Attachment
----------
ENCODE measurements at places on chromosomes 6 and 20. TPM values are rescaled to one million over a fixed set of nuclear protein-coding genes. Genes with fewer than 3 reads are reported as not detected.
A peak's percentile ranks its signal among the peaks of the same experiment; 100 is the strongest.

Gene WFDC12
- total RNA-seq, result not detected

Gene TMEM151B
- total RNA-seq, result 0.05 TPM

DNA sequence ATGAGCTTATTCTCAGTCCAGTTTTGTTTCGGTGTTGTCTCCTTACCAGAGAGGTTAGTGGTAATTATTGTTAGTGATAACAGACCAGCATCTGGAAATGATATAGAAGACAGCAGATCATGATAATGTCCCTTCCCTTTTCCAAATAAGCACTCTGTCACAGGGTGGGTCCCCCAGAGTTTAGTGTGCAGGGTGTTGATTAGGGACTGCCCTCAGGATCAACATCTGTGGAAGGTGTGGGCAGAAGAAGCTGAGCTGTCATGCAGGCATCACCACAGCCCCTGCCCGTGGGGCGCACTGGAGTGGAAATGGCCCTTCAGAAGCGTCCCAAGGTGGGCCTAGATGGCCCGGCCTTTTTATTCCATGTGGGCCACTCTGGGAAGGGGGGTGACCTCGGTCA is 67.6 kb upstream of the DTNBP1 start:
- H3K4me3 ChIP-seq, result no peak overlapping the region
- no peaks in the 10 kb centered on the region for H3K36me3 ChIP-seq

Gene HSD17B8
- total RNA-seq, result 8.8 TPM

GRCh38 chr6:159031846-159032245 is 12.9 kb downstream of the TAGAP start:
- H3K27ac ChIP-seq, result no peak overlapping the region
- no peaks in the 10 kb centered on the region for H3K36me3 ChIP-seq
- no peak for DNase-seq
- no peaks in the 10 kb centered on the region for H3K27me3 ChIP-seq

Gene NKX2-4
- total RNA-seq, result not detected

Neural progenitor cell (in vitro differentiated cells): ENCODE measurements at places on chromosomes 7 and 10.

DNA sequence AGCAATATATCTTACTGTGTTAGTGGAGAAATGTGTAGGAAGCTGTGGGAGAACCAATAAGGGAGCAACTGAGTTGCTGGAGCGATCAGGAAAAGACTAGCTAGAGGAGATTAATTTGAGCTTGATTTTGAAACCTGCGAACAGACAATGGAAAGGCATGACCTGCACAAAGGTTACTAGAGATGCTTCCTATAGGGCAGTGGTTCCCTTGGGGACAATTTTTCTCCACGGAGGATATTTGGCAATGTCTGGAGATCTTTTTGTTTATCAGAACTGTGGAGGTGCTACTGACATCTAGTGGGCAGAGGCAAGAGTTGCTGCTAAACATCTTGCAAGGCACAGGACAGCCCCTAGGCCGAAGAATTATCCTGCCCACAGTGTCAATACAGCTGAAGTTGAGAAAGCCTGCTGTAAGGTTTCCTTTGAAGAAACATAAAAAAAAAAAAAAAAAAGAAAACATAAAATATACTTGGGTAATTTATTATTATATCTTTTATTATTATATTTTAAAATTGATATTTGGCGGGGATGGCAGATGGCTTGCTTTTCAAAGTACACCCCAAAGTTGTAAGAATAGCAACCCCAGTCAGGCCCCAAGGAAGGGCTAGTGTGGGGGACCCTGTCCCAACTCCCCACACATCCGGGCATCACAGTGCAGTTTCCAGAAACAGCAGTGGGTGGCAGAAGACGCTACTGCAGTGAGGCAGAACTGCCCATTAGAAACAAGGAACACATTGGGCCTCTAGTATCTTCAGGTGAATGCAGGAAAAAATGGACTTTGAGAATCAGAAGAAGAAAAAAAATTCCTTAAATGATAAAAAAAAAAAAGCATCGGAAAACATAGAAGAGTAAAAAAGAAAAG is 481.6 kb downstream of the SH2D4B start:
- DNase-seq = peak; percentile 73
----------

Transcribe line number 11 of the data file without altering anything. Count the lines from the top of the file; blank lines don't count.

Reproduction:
- total RNA-seq, result 8.8 TPM